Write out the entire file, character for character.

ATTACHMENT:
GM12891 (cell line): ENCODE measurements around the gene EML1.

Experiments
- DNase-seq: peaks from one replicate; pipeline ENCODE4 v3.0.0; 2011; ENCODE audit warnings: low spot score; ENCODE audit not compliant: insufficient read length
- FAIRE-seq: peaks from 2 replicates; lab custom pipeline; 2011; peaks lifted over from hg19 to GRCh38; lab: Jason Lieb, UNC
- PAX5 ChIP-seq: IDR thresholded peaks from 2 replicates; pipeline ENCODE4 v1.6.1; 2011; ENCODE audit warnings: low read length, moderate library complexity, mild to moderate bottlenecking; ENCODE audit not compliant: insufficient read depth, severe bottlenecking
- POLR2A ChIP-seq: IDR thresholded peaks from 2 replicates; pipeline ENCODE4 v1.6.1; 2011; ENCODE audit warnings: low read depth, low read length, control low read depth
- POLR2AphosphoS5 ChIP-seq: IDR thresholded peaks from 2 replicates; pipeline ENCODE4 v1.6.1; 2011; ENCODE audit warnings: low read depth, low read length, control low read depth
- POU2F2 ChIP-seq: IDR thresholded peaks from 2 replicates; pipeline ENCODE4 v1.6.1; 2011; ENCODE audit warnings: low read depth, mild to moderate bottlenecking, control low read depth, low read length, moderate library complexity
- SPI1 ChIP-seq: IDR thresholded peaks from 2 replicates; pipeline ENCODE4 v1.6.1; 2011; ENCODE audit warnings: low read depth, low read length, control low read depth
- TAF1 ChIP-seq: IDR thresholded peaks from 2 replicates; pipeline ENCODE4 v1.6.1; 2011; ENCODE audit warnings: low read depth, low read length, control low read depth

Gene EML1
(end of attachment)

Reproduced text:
GM12891 (cell line): ENCODE measurements around the gene EML1.

Experiments
- DNase-seq: peaks from one replicate; pipeline ENCODE4 v3.0.0; 2011; ENCODE audit warnings: low spot score; ENCODE audit not compliant: insufficient read length
- FAIRE-seq: peaks from 2 replicates; lab custom pipeline; 2011; peaks lifted over from hg19 to GRCh38; lab: Jason Lieb, UNC
- PAX5 ChIP-seq: IDR thresholded peaks from 2 replicates; pipeline ENCODE4 v1.6.1; 2011; ENCODE audit warnings: low read length, moderate library complexity, mild to moderate bottlenecking; ENCODE audit not compliant: insufficient read depth, severe bottlenecking
- POLR2A ChIP-seq: IDR thresholded peaks from 2 replicates; pipeline ENCODE4 v1.6.1; 2011; ENCODE audit warnings: low read depth, low read length, control low read depth
- POLR2AphosphoS5 ChIP-seq: IDR thresholded peaks from 2 replicates; pipeline ENCODE4 v1.6.1; 2011; ENCODE audit warnings: low read depth, low read length, control low read depth
- POU2F2 ChIP-seq: IDR thresholded peaks from 2 replicates; pipeline ENCODE4 v1.6.1; 2011; ENCODE audit warnings: low read depth, mild to moderate bottlenecking, control low read depth, low read length, moderate library complexity
- SPI1 ChIP-seq: IDR thresholded peaks from 2 replicates; pipeline ENCODE4 v1.6.1; 2011; ENCODE audit warnings: low read depth, low read length, control low read depth
- TAF1 ChIP-seq: IDR thresholded peaks from 2 replicates; pipeline ENCODE4 v1.6.1; 2011; ENCODE audit warnings: low read depth, low read length, control low read depth

Gene EML1